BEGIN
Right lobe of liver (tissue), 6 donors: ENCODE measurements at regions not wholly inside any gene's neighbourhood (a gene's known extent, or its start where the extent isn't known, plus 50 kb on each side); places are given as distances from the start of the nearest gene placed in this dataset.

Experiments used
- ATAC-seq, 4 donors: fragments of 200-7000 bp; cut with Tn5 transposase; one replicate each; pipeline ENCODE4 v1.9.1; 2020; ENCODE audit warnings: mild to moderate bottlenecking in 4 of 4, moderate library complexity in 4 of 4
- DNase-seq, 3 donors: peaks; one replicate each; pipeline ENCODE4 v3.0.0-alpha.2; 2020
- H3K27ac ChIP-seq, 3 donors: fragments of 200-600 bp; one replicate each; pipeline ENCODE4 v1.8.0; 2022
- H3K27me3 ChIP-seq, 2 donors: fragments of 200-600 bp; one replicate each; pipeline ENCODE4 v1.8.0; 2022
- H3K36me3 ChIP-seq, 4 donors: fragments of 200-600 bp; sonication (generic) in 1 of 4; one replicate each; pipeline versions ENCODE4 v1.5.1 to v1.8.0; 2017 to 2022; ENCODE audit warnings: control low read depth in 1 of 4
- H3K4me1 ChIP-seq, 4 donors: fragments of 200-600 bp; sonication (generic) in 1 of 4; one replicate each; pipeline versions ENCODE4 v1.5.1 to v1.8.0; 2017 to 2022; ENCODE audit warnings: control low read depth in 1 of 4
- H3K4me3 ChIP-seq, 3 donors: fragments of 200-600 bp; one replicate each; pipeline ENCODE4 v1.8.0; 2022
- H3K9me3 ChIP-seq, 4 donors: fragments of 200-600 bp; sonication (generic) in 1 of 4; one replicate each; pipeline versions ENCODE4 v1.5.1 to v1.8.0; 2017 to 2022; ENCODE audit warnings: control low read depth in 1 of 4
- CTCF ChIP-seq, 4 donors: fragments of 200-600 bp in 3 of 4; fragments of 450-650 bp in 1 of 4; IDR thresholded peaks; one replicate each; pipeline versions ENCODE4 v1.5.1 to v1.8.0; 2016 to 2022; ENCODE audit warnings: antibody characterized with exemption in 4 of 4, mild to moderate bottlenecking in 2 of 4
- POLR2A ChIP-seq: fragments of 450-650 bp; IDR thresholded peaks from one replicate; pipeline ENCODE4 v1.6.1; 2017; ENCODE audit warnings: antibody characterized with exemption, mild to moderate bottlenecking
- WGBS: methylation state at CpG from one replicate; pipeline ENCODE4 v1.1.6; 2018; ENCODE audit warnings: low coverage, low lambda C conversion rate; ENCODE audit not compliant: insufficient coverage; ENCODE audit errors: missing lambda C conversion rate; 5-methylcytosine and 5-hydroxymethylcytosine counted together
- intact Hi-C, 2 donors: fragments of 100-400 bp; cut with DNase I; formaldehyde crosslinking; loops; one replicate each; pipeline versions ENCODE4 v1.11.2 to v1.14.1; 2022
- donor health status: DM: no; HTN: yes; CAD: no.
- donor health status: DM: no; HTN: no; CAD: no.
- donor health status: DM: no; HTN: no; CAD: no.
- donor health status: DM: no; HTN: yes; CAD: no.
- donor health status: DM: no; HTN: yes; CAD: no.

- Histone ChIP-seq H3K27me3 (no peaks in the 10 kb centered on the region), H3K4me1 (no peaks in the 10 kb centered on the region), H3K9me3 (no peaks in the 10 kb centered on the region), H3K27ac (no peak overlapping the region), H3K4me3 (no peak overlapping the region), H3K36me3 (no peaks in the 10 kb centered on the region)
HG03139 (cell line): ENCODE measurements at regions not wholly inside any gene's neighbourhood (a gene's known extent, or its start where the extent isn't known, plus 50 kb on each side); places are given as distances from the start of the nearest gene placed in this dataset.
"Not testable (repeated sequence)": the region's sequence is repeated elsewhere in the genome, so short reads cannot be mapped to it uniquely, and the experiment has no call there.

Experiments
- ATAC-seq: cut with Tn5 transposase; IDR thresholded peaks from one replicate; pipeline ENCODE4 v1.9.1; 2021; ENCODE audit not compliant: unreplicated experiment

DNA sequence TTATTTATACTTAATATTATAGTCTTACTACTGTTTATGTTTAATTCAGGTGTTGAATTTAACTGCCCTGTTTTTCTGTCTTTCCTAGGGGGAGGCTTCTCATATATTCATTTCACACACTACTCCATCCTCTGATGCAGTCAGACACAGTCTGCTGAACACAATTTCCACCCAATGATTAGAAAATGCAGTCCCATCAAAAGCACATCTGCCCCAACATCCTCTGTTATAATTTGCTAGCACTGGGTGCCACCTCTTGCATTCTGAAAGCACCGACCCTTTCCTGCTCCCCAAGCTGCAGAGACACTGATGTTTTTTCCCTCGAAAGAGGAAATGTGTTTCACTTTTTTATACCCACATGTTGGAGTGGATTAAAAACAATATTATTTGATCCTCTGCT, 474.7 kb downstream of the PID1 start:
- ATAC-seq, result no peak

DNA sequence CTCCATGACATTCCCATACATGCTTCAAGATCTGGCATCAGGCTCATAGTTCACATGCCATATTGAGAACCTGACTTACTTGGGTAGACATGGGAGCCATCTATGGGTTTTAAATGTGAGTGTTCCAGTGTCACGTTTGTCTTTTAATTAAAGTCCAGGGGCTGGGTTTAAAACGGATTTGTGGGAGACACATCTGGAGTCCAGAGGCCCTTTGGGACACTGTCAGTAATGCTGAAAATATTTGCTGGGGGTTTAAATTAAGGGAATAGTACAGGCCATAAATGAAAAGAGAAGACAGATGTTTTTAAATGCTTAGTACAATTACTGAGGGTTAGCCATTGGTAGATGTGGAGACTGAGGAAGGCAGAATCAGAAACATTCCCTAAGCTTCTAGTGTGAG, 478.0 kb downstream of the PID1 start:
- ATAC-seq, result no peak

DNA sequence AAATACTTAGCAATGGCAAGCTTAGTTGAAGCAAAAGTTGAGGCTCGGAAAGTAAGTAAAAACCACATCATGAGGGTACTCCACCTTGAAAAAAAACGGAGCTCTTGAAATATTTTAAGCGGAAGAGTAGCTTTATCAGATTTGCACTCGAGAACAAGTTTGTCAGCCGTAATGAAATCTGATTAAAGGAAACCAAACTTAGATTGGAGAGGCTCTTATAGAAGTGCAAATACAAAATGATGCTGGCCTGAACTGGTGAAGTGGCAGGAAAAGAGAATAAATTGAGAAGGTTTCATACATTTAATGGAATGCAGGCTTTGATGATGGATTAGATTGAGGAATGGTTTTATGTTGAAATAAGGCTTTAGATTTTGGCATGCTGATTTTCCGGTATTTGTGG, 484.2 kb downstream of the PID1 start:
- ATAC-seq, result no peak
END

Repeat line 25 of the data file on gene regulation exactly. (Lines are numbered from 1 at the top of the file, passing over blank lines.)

DNA sequence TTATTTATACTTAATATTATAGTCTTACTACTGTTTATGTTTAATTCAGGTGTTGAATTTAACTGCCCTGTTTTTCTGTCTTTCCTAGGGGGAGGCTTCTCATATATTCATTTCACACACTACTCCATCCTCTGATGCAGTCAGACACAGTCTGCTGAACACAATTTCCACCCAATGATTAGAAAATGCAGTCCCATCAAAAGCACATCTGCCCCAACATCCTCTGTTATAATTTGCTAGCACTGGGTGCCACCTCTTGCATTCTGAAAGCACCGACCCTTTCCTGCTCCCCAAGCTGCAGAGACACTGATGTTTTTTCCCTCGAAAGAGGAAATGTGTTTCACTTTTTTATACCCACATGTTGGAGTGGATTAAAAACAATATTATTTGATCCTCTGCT, 474.7 kb downstream of the PID1 start: